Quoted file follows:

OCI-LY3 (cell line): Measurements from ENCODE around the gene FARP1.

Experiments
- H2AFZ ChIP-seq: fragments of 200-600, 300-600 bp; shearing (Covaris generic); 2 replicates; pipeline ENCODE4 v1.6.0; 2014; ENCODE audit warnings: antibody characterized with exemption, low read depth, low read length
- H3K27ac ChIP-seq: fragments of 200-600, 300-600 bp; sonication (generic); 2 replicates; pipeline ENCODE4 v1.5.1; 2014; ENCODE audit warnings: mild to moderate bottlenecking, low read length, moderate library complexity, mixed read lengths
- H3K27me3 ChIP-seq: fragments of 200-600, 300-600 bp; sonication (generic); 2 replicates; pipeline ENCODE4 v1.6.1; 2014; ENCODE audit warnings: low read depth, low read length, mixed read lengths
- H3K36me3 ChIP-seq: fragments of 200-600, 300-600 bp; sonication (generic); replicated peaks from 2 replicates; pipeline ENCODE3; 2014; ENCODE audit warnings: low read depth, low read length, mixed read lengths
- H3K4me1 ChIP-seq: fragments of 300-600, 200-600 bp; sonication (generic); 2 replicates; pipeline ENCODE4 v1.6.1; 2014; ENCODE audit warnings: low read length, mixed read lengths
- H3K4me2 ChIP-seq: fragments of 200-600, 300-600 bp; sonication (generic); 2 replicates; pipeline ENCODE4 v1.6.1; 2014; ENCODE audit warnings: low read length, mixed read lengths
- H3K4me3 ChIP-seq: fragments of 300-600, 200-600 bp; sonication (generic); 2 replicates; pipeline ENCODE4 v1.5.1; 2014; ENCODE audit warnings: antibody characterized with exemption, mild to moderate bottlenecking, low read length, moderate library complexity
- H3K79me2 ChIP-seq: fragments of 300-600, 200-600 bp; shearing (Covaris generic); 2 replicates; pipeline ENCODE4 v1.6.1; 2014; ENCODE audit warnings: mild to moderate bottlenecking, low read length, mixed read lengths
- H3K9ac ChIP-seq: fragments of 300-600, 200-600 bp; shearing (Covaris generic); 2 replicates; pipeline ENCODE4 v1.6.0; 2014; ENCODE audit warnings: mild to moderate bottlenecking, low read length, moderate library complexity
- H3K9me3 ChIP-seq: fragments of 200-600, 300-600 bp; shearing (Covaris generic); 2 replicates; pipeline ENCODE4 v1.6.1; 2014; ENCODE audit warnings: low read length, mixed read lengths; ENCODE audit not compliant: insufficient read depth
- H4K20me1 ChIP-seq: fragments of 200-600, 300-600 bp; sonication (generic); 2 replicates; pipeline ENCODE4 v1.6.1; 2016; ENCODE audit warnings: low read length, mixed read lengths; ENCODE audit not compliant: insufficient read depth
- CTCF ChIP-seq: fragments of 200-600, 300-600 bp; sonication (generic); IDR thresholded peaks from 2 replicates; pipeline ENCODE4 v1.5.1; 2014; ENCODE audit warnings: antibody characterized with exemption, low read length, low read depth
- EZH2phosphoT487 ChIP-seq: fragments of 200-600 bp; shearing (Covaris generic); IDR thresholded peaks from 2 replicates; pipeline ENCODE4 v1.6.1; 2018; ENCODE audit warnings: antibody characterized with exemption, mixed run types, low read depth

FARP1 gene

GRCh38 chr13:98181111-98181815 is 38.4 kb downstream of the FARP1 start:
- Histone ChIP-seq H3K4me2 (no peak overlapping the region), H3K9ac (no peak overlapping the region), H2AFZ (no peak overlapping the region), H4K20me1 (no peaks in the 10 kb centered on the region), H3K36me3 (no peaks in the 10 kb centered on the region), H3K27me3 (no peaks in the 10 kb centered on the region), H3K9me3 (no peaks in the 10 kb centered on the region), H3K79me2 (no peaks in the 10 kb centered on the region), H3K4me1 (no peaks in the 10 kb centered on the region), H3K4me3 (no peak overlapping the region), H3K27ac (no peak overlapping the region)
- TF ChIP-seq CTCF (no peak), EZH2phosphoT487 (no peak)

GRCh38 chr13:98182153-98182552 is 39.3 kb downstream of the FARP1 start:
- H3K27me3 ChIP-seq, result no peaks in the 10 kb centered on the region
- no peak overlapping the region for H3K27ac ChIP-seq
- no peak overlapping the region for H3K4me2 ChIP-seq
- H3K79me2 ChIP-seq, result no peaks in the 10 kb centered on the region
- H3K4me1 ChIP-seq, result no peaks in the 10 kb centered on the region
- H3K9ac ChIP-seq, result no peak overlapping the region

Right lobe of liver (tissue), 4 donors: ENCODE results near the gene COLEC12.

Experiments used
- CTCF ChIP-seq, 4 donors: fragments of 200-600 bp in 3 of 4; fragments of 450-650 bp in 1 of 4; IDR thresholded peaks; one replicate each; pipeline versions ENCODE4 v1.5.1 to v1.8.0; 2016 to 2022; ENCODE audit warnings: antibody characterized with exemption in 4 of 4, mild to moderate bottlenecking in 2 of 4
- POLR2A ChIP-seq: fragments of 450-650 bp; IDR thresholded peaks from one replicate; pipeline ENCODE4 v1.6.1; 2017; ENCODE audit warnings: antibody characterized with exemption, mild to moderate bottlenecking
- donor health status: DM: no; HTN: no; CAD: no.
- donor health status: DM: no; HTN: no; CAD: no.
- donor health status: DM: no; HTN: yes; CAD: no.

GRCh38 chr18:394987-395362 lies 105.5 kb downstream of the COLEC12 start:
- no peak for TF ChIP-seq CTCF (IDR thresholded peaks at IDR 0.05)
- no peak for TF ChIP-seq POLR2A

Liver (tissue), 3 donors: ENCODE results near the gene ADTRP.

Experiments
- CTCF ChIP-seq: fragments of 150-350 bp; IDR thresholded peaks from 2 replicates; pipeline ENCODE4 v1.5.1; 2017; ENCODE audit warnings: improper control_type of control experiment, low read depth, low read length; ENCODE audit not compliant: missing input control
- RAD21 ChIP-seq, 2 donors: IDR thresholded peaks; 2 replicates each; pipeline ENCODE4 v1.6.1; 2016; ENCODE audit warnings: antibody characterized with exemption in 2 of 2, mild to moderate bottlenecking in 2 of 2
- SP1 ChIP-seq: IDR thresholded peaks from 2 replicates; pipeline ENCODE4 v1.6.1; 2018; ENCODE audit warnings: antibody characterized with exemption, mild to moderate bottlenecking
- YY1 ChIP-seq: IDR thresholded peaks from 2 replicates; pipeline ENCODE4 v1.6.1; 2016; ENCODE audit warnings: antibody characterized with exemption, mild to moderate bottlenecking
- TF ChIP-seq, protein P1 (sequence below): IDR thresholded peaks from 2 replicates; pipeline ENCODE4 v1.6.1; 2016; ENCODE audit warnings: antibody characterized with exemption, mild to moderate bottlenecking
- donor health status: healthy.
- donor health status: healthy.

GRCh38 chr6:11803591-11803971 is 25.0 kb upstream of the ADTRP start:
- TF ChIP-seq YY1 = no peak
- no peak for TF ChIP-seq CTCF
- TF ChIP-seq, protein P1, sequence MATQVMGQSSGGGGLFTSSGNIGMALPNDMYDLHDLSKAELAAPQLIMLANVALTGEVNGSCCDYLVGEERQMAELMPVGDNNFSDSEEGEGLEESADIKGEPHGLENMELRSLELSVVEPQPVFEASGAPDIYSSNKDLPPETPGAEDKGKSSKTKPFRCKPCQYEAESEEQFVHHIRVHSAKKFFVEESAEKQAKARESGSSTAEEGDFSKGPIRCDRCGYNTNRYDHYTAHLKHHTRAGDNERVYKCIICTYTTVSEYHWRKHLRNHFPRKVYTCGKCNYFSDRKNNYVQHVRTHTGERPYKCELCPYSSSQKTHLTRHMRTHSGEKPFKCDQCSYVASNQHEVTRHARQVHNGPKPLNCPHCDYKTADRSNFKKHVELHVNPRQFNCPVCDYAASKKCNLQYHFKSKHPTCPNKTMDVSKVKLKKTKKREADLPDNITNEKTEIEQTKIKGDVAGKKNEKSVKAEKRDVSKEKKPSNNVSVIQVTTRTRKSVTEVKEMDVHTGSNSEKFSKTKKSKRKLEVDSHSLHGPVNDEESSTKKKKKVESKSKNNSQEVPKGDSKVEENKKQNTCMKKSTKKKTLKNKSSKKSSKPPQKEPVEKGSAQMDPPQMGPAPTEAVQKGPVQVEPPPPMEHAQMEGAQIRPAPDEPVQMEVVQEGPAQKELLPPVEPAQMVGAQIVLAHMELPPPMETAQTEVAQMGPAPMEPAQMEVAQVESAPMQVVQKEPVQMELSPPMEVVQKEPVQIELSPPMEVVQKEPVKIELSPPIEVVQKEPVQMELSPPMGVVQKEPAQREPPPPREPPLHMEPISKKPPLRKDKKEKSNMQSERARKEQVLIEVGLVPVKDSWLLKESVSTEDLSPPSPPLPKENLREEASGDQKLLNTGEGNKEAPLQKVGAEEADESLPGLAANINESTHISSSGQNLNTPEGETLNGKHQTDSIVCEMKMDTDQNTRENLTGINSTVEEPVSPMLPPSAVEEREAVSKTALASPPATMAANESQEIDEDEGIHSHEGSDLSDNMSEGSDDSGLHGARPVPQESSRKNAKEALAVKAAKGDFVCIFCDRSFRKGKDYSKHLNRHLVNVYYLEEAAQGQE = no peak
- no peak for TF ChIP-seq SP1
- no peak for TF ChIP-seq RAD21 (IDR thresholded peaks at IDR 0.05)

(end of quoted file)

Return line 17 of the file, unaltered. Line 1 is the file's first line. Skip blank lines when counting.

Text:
GRCh38 chr13:98181111-98181815 is 38.4 kb downstream of the FARP1 start: